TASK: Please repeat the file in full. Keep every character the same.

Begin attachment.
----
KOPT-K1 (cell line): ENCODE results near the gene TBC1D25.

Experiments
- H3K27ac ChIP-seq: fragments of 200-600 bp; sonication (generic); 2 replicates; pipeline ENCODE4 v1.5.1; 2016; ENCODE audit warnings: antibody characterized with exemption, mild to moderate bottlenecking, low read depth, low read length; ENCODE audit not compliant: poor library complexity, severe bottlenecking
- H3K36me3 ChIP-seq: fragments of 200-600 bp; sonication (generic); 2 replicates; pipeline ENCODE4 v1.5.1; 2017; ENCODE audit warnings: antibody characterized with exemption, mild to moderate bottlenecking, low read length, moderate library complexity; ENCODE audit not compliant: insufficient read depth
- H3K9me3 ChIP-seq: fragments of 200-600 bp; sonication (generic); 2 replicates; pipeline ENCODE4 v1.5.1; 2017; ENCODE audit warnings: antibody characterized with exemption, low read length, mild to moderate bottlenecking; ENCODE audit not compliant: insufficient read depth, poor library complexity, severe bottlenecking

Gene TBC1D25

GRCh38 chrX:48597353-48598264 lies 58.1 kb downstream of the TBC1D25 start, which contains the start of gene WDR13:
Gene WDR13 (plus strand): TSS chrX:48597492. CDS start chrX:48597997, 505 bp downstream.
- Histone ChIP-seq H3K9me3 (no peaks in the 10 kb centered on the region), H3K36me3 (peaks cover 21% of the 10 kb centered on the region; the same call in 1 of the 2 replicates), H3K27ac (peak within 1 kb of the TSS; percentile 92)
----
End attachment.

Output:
KOPT-K1 (cell line): ENCODE results near the gene TBC1D25.

Experiments
- H3K27ac ChIP-seq: fragments of 200-600 bp; sonication (generic); 2 replicates; pipeline ENCODE4 v1.5.1; 2016; ENCODE audit warnings: antibody characterized with exemption, mild to moderate bottlenecking, low read depth, low read length; ENCODE audit not compliant: poor library complexity, severe bottlenecking
- H3K36me3 ChIP-seq: fragments of 200-600 bp; sonication (generic); 2 replicates; pipeline ENCODE4 v1.5.1; 2017; ENCODE audit warnings: antibody characterized with exemption, mild to moderate bottlenecking, low read length, moderate library complexity; ENCODE audit not compliant: insufficient read depth
- H3K9me3 ChIP-seq: fragments of 200-600 bp; sonication (generic); 2 replicates; pipeline ENCODE4 v1.5.1; 2017; ENCODE audit warnings: antibody characterized with exemption, low read length, mild to moderate bottlenecking; ENCODE audit not compliant: insufficient read depth, poor library complexity, severe bottlenecking

Gene TBC1D25

GRCh38 chrX:48597353-48598264 lies 58.1 kb downstream of the TBC1D25 start, which contains the start of gene WDR13:
Gene WDR13 (plus strand): TSS chrX:48597492. CDS start chrX:48597997, 505 bp downstream.
- Histone ChIP-seq H3K9me3 (no peaks in the 10 kb centered on the region), H3K36me3 (peaks cover 21% of the 10 kb centered on the region; the same call in 1 of the 2 replicates), H3K27ac (peak within 1 kb of the TSS; percentile 92)